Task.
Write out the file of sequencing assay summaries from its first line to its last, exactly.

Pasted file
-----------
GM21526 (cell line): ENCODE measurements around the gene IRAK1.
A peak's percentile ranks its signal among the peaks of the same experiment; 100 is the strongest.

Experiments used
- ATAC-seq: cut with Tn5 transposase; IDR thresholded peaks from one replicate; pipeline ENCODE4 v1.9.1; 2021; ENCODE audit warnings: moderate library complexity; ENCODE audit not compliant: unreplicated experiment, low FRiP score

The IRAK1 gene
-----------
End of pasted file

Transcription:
GM21526 (cell line): ENCODE measurements around the gene IRAK1.
A peak's percentile ranks its signal among the peaks of the same experiment; 100 is the strongest.

Experiments used
- ATAC-seq: cut with Tn5 transposase; IDR thresholded peaks from one replicate; pipeline ENCODE4 v1.9.1; 2021; ENCODE audit warnings: moderate library complexity; ENCODE audit not compliant: unreplicated experiment, low FRiP score

The IRAK1 gene